And the UVA? This radiation, often neglected by not burning the skin, is also associated with skin cancers. The biggest evidence of this is the fact that this disease is becoming more common, even with the advent of sunscreens. In addition, UVA has great aesthetic importance, since it is the radiation responsible for the aging of the skin and, like UVB, for its pigmentation.

The great difficulty of the blockers is in protecting us from this radiation. The tests can not tell us how protected we are, so there is no standardized factor to indicate this protection. Product labels usually indicate "broad spectrum protection", "PPD" (followed by a number) or a sequence of up to 3 crosses (+++), in an attempt to identify how much this product protects us from UVA. But make no mistake, a PPD considered high or a "+++" indication may even mean that the product offers anti-UVA protection, but we are not sure exactly what protection we have.

How to protect ourselves from the sun

Everything that has been explained so far does not mean that we should not use sunscreens, on the contrary, they are very useful, but we must know that the use of protectors as the only method of sun protection, will do more harm than good, since good protection anti UVB and consequent absence of sunburn, may leave us more time in the sun, exposing us for much longer to the UVA.

So it is imperative that, in addition to generously applying a sunscreen, reapplying it every 2 hours or every time the skin is wet, we should always be in the shade and with broad-brimmed hats and thick, preferably dark, even in times of less intense sun! And know that a wet fabric protects less than a dry one. Nowadays there are several brands of hats and clothes of light fabrics, but of closed weave, that allow a reasonable protection even when wet.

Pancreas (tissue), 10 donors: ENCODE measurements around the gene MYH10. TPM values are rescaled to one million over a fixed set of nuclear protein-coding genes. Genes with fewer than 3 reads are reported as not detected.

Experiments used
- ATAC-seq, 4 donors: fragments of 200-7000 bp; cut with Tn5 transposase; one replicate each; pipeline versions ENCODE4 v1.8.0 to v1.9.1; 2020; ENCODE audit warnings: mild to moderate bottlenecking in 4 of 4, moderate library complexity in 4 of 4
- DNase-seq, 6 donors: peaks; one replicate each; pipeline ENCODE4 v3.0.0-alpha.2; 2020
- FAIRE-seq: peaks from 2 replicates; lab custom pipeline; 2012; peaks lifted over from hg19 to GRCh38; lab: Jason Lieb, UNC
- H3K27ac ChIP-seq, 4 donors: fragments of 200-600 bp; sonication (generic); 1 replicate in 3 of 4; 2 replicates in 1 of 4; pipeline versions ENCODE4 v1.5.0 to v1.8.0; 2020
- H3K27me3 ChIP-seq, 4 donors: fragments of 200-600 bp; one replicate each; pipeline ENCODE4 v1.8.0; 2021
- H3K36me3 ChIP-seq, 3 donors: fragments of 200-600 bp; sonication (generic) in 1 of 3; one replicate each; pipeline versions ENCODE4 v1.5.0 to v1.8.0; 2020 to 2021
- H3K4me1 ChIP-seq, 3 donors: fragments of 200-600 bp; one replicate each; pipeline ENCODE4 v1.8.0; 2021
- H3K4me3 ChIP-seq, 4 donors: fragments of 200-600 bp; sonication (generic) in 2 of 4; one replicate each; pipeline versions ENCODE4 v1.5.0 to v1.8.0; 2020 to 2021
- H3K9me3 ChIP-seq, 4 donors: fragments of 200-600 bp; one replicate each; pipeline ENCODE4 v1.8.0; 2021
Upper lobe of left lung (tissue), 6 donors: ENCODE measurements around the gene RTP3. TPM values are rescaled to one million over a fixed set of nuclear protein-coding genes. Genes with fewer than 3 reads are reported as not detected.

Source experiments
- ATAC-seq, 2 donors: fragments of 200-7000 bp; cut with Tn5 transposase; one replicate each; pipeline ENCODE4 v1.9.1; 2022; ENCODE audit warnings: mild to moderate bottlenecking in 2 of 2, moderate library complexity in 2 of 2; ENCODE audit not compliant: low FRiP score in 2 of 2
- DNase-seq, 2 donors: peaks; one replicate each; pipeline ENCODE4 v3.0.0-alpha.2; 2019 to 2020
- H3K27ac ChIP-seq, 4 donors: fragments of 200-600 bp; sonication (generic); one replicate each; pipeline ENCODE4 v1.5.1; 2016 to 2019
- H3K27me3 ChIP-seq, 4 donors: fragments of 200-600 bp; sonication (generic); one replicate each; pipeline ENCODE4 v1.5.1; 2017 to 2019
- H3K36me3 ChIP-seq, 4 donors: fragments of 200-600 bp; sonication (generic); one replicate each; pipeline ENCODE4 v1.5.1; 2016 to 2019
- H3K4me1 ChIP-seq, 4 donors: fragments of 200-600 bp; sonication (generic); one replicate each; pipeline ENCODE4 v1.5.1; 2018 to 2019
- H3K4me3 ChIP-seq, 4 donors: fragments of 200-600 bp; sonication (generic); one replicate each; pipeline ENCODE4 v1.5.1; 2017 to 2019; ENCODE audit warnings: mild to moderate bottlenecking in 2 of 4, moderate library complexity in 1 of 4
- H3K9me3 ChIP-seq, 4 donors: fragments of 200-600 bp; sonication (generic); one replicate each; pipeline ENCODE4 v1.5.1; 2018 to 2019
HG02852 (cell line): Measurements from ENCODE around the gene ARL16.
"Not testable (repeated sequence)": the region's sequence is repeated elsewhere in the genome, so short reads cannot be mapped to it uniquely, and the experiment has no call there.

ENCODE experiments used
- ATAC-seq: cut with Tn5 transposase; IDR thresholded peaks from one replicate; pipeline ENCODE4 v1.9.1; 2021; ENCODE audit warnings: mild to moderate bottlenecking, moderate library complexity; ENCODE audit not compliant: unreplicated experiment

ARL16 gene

Such care should be redoubled in those who have skin blemishes and diseases that may be aggravated by the sun, such as lupus. In such cases, one should pay close attention to the light reflected in the sand, water and even snow!

To choose the ideal sunscreen we have to have a notion of how they are composed. Sunscreens contain active principles that can be divided into chemical (substances that absorb or neutralize UV) and physical (substances that make a mechanical barrier, which is intended to physically prevent radiation from entering the skin cells).

In each commercial product, there are different combinations of chemical and physical filters, but the latter are the most important for those who are concerned with protecting against UVA too - the most common are zinc oxide and titanium dioxide.

In addition to looking for products containing the substances mentioned above, consider the type of skin and the type of exposure that is intended to have. For example, thicker and greasy products form a thicker layer and do not come out so easily in the water, being the best choice for children and sportsmen, but can cause acne in those who have oily skin. Gel products, on the other hand, do not worsen acne, but leave with extreme ease with minimal sweating and hardly contain the physical filters in your formula.

Finally, after all this explanation, you may wonder if the sun is bad. The answer is absolutely no! The sun is critical to our health and well being, and especially to produce vitamin D that will fix the calcium in our bones. But in order to have that, the quantity required is relatively small. For example, getting under the early morning or late afternoon sun with just your back, arms or legs exposed for 15 minutes, 2 to 3 times a week may be enough.